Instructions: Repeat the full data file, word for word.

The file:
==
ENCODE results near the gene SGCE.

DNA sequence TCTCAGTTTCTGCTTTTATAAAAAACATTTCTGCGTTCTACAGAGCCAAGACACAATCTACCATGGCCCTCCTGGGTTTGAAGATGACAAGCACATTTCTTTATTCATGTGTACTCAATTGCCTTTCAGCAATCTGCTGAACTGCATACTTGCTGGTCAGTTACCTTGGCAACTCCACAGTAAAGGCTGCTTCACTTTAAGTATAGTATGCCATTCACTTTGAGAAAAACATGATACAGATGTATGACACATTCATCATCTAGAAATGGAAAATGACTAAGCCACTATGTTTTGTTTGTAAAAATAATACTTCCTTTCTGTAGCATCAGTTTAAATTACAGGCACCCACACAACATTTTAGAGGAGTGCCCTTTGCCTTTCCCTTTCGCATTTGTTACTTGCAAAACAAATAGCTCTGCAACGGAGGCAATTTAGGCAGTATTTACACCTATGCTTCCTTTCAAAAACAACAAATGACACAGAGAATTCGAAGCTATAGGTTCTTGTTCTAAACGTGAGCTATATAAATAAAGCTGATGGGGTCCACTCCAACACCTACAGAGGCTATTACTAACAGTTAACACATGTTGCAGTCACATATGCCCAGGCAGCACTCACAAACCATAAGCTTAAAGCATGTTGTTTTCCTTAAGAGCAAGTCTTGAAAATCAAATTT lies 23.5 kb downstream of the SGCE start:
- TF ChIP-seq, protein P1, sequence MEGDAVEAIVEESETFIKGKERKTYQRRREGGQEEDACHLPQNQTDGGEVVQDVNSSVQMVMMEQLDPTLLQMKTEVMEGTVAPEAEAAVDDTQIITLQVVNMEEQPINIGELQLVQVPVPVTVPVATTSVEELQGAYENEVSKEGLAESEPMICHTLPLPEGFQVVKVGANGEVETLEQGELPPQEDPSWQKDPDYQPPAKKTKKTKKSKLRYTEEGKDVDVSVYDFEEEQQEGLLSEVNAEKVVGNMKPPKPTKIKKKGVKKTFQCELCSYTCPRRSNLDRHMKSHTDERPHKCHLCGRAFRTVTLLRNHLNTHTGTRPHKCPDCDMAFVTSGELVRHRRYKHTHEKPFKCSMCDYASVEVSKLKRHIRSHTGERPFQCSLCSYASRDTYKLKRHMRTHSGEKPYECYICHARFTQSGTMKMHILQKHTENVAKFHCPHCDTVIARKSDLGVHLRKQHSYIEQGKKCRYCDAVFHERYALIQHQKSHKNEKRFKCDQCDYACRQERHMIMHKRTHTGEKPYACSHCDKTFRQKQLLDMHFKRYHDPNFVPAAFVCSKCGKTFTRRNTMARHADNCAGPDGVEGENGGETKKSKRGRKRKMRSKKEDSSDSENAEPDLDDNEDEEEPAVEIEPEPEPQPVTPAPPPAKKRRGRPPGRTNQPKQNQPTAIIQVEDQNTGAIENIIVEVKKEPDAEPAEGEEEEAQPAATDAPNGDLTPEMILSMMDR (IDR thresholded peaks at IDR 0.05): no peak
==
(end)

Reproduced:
ENCODE results near the gene SGCE.

DNA sequence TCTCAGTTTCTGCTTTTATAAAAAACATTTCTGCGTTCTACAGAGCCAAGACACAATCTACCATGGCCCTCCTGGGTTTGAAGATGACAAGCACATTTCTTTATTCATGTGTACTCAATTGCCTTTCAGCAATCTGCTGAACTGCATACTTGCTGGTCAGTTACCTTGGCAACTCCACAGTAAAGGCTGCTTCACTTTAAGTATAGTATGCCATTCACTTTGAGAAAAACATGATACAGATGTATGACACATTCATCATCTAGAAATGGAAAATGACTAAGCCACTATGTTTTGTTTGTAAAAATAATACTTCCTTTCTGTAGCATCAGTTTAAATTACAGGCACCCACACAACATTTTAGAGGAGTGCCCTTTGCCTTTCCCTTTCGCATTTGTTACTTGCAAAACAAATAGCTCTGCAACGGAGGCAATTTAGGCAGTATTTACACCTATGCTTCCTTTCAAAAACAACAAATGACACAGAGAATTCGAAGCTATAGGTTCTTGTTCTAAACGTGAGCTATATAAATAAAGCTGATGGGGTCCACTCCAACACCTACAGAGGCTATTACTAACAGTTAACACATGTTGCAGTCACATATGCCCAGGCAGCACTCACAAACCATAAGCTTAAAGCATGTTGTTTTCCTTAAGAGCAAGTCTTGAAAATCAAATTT lies 23.5 kb downstream of the SGCE start:
- TF ChIP-seq, protein P1, sequence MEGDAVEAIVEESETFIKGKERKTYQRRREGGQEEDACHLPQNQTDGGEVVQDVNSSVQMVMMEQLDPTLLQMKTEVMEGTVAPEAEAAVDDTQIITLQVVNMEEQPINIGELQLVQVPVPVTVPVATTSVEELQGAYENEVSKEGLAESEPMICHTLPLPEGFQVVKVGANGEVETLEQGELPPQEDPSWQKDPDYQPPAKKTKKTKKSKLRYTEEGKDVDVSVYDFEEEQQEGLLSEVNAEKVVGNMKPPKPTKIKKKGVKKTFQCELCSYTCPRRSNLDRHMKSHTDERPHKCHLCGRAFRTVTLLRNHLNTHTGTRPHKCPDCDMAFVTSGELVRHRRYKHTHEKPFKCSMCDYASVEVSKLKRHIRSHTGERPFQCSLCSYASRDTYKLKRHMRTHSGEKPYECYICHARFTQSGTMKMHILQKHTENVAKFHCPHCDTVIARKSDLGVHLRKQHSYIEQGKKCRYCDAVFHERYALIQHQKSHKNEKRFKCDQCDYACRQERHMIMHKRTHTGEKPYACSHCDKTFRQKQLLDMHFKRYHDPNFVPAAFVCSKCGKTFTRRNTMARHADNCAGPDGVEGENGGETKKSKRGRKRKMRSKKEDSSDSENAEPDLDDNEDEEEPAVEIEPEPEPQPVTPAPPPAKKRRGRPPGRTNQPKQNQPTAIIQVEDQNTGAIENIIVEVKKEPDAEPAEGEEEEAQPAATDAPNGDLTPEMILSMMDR (IDR thresholded peaks at IDR 0.05): no peak